“We warmly welcome and affirm the presence and ministry within the Church of gay and lesbian people, both lay and ordained,” declares the Pilling Report, a new Church of England document on same-sex relations published November 28.
The report is by the church’s Working Group on Sexuality chaired by Sir Joseph Pilling, a retired civil servant, whose resumé includes leading the challenging Northern Ireland Office. There was every indication that release of the report was accelerated because leaks had begun to appear in the media and on weblogs. One blogger posted a summary of the report’s main conclusions two weeks ago, which turned out to be largely correct.
The Pilling Report takes a stance very similar to a policy recently approved in the Church of Scotland. It does not recommend centrally approved services to celebrate same-sex unions but it paves the way for clergy to arrange services in their parishes. It recommends, further, that in the next two years the Church undertake comprehensive facilitated conversations.
The language of the report is careful and tentative. That is not how the media saw it, however, and immediately the headlines said the Church of England was poised to bless same-sex marriage. The report speaks of the need for “pastoral accommodation.” Nor indeed does it speak of “blessing” gay marriages, even though this is the preferred term by the media.
The church, it says, needed to apologise for homophobic attitudes. It clarifies, however, that saying that the Bible prohibits active gay relations is not of itself homophobic. A statement issued on the same day by the Archbishops of Canterbury and York tried to emphasise the provisional nature of the report, saying it was “not a new policy statement from the Church of England.”
The Lesbian and Gay Christian Movement predictably said the report “did not go far enough to ensure that lesbian, gay, bisexual and/or trans (LGB and T) people will feel included, welcomed and above all, safe within the church.”
Colin Coward of Changing Attitude sounded a similar theme: “Our Christian conviction is clear — homosexuality is not harmful. Christian homophobia and prejudice is deeply harmful and results in anxiety, depression, self-harm, suicide, violence and murder, the result of social prejudice based on false Christian teaching.”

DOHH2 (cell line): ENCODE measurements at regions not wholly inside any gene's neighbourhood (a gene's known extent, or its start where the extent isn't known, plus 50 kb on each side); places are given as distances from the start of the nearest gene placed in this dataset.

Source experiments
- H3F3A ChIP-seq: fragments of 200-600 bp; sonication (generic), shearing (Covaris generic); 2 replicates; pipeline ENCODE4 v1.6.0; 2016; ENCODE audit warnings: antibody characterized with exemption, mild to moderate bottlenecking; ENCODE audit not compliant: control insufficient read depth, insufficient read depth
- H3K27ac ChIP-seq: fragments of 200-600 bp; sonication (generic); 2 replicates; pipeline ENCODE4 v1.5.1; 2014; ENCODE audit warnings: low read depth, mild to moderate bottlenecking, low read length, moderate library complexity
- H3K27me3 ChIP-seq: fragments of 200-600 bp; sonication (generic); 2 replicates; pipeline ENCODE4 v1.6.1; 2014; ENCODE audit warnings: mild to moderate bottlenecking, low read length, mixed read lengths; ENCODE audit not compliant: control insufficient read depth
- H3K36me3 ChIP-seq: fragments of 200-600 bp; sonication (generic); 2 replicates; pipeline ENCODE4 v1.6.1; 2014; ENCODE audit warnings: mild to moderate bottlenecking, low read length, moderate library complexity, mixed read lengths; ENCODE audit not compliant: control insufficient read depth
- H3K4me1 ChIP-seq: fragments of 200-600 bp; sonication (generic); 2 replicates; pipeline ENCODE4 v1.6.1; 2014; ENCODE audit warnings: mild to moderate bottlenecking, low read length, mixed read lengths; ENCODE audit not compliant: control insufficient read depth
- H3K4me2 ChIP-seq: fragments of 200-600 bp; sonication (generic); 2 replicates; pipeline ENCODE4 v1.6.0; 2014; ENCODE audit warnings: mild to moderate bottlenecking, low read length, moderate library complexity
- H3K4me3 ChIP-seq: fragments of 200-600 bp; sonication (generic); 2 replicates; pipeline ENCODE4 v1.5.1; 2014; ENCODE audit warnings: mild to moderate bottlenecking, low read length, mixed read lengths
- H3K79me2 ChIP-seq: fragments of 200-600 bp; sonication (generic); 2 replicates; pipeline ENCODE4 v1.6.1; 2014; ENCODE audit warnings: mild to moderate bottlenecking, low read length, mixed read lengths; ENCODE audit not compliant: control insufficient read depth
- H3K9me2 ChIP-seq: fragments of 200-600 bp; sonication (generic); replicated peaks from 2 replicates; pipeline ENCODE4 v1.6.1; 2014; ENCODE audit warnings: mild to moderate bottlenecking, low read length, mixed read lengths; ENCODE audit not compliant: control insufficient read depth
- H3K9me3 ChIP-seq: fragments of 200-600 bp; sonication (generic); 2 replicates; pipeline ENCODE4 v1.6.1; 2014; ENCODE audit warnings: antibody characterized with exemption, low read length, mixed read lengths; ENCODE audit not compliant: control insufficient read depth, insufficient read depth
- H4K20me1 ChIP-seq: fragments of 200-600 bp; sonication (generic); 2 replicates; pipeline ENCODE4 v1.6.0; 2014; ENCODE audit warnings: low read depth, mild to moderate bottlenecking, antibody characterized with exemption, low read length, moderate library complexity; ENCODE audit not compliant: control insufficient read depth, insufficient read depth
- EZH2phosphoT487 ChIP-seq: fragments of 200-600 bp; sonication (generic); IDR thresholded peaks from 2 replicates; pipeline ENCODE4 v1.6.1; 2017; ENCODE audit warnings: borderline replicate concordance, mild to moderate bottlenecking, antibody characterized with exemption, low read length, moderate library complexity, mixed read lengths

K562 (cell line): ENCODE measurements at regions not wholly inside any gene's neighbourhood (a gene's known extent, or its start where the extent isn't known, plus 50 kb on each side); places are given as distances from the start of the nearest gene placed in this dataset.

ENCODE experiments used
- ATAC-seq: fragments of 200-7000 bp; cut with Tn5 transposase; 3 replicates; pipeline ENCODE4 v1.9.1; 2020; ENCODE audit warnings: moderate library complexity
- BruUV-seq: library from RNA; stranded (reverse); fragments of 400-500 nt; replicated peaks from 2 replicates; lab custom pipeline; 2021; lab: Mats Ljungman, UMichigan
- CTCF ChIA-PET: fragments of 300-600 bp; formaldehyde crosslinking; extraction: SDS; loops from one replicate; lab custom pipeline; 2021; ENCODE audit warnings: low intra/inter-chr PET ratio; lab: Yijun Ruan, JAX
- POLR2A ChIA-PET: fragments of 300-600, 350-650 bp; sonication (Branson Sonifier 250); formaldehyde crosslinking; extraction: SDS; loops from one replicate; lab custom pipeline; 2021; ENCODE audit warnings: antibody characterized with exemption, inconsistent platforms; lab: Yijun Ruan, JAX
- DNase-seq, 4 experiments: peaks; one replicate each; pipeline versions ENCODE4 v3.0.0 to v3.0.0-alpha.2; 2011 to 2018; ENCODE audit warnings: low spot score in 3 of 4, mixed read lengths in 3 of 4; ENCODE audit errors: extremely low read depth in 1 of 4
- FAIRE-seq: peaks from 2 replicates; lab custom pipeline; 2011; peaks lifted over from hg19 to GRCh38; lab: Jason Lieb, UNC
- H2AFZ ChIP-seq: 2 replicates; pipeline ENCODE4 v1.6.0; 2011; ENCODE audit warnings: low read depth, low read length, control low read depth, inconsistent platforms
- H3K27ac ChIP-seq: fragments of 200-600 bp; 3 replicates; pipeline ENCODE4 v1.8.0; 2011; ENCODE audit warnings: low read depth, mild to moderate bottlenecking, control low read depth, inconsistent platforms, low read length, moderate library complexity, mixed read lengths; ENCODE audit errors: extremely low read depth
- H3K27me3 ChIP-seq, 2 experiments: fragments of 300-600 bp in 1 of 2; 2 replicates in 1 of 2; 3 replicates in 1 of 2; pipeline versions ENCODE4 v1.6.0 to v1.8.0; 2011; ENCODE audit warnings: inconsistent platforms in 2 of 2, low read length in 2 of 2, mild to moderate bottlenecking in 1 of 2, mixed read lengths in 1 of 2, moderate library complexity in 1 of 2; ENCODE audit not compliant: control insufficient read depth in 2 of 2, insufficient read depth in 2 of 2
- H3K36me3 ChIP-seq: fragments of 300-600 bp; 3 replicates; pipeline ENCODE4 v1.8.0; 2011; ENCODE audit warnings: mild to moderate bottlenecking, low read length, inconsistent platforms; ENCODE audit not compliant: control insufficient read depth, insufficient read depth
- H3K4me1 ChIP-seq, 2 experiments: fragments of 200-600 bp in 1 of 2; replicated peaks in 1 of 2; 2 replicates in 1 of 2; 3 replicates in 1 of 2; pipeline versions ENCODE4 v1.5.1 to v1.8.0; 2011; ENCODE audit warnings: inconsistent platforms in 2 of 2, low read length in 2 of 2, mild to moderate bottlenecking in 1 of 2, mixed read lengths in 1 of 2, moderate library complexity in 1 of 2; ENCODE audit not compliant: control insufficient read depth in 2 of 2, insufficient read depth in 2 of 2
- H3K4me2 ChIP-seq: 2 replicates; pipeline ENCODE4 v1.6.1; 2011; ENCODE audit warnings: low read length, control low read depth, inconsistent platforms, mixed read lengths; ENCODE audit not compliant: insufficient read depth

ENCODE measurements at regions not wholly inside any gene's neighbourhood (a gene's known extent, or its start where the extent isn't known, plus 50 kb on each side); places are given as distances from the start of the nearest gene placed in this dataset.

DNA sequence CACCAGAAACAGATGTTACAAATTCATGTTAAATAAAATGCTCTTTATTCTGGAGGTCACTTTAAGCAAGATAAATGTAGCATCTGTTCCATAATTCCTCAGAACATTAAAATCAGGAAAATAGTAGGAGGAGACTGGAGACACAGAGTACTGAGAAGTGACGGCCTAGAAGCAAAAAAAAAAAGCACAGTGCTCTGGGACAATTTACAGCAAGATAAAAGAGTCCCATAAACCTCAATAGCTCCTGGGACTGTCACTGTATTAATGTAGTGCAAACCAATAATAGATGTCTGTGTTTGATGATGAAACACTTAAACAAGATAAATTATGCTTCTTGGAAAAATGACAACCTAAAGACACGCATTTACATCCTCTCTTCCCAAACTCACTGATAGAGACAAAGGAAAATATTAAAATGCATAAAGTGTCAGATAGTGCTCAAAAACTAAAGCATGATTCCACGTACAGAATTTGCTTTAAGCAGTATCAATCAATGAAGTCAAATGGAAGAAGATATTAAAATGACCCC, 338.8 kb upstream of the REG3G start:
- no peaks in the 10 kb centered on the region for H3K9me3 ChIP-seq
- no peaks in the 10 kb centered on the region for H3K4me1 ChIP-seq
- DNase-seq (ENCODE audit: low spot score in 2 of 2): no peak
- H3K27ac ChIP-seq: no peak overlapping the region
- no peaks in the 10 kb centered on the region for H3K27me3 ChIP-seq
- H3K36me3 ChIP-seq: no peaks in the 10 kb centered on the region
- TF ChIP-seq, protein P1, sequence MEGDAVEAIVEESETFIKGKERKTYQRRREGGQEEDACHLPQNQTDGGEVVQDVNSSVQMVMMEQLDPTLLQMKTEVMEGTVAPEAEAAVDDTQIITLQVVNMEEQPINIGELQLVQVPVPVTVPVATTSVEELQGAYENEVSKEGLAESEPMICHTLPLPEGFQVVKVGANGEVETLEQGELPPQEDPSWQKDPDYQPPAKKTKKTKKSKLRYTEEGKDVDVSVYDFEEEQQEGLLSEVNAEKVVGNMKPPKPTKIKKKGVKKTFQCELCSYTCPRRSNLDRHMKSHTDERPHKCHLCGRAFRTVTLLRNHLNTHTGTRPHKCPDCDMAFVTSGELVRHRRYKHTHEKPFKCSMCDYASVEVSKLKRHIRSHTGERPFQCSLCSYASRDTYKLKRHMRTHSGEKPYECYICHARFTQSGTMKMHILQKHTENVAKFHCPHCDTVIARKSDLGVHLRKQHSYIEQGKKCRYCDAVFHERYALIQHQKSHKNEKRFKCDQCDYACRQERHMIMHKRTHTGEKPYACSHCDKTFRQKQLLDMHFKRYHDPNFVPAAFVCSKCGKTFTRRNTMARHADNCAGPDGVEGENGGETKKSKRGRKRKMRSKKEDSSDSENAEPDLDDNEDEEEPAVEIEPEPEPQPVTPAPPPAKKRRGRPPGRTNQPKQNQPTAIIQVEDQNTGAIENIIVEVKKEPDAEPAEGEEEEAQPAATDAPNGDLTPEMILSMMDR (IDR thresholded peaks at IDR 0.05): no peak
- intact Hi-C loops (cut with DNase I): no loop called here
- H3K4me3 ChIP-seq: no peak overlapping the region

The Pilling Report spells a huge challenge for Church of England evangelicals. Rod Thomas of Reform, a conservative network, said the report was “very divisive and distressing.” Others such as Fulcrum have promised detailed analysis soon.
The Rt. Rev. Keith Sinclair, Bishop of Birkenhead, is the lone dissenting member of the working group. “I conclude with great regret that the Report thus does not give an adequate account of biblical teaching,” he wrote. “As a result, if adopted, it will cut the Church adrift from her Scriptural moorings and, by depriving her of a prophetic vision, allow her to be swept along by the currents of contemporary Western culture.”
The day after the Pilling Report went public saw a less-hurried launch of a new website, Living Out. It is aimed at supporting people who own to same-sex attraction but refrain from same-sex relations. One person who features on the site is the Rev. Peter Ould, who expressed regret over the Pilling proposals. He said it was a blow to “people like myself, who despite not being heterosexual have fashioned their lives to surrender to God’s will for human sexual functioning as outlined in Scripture.”
Ould, a priest in the Diocese of Canterbury, is married and the father of four children.
Twice in the last three decades the Church of England commissioned major reports on homosexuality. In 1979 the Rt. Rev. John Yates, Bishop of Gloucester, chaired an enquiry. A decade later June Osborne, now Dean of Salisbury, chaired another.
The Yates Report said there were “circumstances in which individuals may justly choose to enter a homosexual relationship involving a physical expression of sexual love.” These words were pounced on in isolation. There was never a full, open debate and it was effectively shelved. The Osborne Report sketched a framework for how the church should deal with the key pastoral issues relating to homosexuality. Most bishops distanced themselves from it and it was never formally published following loud opposition.
After a long hiatus, in 1991 the House of Bishops issued the document Issues in Human Sexuality, which became official church policy. It spelt out a two-tiered approach: clergy were not free to enter same-sex relations, but it placed no such bar on laypeople doing so. Later the Church of England had to reckon with the 1998 Lambeth Conference’s Resolution 1.10, which rejected same-sex relations as not reflecting the mind of the Anglican Communion.
It was always clear that tension surrounded the subject. Moreover, with same-sex marriage now allowed under U.K. law, the official position of the Church of England was clearly at odds with the culture, with opinion polls consistently showing a majority of Britons approving of same-sex relations.
John Martin, London
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